I'm currently trying to learn how binary adders work, but I don't understand what a "carry in" is for. What is the purpose of a "carry in"?
It's important to understand there's a difference between a half-adder and a full-adder.
A half-adder is the simplest. It has 2 inputs and 2 outputs. It's basically a XOR.
The primary output is only 1 if one of both inputs is 1, but not if both are 1. That's
Sum. The second output is only 1 if both inputs are 1. That's
That's nice, but only if you're adding two bits. If you need more bits, you'll have to combine some adders together. Here's where full-adders come into play. The Least Significant Adder is a half-adder, and every More Significant Adder will be a full-adder which will take the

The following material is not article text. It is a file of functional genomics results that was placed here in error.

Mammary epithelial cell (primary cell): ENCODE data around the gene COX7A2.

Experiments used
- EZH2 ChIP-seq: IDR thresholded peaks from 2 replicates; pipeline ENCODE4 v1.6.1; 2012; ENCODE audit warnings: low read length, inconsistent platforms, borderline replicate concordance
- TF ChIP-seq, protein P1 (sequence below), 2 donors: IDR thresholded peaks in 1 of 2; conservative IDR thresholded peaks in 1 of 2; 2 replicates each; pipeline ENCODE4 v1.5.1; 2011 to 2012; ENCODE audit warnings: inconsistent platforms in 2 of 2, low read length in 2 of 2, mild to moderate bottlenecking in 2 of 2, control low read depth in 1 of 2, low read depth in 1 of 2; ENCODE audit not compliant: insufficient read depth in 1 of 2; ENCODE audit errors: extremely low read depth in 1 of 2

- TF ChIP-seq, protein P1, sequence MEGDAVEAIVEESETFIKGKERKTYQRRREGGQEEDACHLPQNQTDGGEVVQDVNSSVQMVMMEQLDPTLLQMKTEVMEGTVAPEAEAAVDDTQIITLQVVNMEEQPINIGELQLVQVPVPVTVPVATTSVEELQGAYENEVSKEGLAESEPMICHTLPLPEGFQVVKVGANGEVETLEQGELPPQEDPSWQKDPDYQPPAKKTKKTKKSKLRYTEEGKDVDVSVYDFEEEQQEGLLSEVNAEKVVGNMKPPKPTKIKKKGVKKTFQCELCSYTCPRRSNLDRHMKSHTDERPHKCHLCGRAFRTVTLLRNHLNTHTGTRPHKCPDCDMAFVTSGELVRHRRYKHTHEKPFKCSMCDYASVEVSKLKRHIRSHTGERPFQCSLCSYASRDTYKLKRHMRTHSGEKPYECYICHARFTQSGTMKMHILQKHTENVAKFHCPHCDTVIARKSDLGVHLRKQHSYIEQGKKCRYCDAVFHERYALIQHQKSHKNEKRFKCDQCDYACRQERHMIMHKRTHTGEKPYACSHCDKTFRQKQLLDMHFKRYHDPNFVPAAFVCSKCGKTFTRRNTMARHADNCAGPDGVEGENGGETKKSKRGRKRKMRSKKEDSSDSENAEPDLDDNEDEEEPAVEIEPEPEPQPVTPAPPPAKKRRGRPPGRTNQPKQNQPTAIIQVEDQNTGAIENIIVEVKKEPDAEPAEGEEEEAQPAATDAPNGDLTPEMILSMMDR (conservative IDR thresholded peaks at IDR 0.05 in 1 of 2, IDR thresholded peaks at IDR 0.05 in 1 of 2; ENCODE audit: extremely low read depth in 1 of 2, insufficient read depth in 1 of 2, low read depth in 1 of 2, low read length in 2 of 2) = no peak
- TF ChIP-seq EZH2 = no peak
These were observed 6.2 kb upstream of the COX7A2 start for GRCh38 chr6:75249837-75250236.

Carry of the previous adder.
A B Cin Cout Sum 0 0 0 0 0 1 0 0 0 1 0 1 0 0 1 1 1 0 1 0 0 0 1 0 1 1 0 1 1 0 0 1 1 1 0 1 1 1 1 1
(shamelessly copied from Wikipedia)
Carry in is
0, the behaviour of a full-adder is identical to a half-adder.
Carry in is
1, the behaviour of
Sum is inversed and the behaviour of
Carry out changes into a OR. As long as any of the inputs is 1,
Carry out is 1.
Carry in is required to turn a basic 2-bit adder into a multiple-bit counter. That's the purpose of
Besides what is said by those who replied earlier, Carry can also mean an input coming from the flag register that allows linking one sum on a ALU to the next one. By linking I mean that, if your computer architecture has a ALU with a word size of 8 bits and you need to do a 16 bit sum, the ALU can use the Carry flag, placing it on its carry in as a way to allow the processor to continue the sum from the previous one. This allows two 8 bit sums to become a single two step 16bit sum.